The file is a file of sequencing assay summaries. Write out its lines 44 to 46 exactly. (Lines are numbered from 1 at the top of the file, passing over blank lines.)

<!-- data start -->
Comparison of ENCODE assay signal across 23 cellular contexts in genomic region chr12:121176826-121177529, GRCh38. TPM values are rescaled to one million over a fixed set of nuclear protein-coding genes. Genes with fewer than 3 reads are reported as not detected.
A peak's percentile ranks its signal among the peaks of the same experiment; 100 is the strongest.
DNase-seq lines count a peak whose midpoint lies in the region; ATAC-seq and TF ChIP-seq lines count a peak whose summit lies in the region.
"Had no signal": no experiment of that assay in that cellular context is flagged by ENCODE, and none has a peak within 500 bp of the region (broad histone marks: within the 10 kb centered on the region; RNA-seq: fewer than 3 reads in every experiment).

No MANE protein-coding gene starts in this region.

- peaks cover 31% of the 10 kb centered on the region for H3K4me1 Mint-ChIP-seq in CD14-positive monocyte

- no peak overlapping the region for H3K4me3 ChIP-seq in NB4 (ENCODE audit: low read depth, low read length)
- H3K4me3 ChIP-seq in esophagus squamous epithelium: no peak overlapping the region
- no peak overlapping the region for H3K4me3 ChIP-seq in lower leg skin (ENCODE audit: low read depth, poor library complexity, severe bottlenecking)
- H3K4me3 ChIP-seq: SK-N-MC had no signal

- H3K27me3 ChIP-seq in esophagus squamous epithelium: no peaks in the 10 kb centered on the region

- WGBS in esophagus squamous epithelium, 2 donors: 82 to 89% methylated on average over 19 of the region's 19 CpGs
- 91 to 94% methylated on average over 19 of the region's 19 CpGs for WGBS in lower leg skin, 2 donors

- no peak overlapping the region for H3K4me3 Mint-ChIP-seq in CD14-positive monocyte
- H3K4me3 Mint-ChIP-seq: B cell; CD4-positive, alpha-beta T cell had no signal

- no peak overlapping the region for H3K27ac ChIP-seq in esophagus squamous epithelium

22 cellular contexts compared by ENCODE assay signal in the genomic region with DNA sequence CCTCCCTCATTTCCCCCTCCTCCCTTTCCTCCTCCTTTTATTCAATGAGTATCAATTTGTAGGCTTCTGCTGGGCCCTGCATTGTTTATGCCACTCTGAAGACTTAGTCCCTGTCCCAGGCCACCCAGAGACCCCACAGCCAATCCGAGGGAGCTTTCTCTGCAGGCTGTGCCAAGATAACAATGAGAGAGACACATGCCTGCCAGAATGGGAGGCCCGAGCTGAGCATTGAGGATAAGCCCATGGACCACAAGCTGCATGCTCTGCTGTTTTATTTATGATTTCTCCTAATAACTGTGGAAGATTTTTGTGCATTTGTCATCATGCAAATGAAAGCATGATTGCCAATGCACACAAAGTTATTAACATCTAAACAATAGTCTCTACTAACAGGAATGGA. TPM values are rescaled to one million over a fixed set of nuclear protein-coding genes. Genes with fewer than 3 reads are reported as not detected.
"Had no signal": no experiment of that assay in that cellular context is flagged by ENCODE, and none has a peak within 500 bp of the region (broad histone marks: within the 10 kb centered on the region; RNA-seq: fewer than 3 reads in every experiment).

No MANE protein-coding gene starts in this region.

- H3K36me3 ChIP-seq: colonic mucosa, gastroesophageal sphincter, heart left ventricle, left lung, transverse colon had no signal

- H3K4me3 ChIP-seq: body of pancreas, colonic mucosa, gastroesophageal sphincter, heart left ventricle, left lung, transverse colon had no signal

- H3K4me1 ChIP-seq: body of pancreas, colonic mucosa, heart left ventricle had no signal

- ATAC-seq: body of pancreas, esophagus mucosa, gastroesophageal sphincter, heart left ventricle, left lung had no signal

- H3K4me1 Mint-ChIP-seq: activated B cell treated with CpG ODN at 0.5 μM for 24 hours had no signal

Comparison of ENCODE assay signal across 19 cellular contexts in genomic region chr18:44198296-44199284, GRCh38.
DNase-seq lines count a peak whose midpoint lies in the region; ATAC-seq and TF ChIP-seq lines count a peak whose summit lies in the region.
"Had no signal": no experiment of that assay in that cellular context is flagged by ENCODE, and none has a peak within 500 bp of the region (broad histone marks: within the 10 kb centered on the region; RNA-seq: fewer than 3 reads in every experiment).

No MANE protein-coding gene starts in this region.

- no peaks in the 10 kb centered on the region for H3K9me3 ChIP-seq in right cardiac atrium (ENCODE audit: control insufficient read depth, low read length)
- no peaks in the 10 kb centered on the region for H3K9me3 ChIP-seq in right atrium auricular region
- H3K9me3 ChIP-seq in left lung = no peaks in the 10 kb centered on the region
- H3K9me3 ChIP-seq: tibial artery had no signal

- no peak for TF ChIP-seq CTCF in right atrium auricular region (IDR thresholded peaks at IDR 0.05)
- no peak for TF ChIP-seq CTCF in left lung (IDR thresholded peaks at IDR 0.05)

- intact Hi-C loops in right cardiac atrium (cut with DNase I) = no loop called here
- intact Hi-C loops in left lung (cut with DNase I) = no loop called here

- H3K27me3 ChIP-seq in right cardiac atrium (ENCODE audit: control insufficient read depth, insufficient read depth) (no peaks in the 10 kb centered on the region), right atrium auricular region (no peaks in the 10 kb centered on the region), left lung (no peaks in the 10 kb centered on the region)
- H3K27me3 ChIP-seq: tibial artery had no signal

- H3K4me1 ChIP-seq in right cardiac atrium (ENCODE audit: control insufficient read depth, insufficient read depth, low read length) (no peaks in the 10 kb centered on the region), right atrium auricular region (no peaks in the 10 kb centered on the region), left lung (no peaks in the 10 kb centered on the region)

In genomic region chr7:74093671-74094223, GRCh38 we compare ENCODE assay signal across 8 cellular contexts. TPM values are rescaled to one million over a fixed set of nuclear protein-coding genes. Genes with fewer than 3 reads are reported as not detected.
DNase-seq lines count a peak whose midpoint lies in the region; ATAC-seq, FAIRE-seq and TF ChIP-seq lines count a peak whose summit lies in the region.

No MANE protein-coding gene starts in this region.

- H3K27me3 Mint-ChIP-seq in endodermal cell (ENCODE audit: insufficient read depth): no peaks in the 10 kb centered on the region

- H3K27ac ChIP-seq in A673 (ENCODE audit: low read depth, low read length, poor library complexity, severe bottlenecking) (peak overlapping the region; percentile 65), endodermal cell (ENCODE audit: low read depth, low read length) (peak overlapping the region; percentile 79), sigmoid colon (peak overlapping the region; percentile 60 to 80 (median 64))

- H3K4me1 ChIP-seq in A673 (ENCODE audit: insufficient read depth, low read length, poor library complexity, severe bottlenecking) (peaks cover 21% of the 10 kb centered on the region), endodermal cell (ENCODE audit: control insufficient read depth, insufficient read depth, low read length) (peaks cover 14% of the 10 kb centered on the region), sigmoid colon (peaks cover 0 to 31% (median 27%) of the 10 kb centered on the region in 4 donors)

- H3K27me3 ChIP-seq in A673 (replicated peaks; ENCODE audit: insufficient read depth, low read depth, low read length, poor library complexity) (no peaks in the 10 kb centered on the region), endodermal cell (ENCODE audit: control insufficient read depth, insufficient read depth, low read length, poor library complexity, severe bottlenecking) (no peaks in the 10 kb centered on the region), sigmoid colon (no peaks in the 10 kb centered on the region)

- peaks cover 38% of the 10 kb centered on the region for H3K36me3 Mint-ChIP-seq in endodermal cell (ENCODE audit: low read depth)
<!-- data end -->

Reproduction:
- H3K27ac ChIP-seq in A673 (ENCODE audit: low read depth, low read length, poor library complexity, severe bottlenecking) (peak overlapping the region; percentile 65), endodermal cell (ENCODE audit: low read depth, low read length) (peak overlapping the region; percentile 79), sigmoid colon (peak overlapping the region; percentile 60 to 80 (median 64))

- H3K4me1 ChIP-seq in A673 (ENCODE audit: insufficient read depth, low read length, poor library complexity, severe bottlenecking) (peaks cover 21% of the 10 kb centered on the region), endodermal cell (ENCODE audit: control insufficient read depth, insufficient read depth, low read length) (peaks cover 14% of the 10 kb centered on the region), sigmoid colon (peaks cover 0 to 31% (median 27%) of the 10 kb centered on the region in 4 donors)

- H3K27me3 ChIP-seq in A673 (replicated peaks; ENCODE audit: insufficient read depth, low read depth, low read length, poor library complexity) (no peaks in the 10 kb centered on the region), endodermal cell (ENCODE audit: control insufficient read depth, insufficient read depth, low read length, poor library complexity, severe bottlenecking) (no peaks in the 10 kb centered on the region), sigmoid colon (no peaks in the 10 kb centered on the region)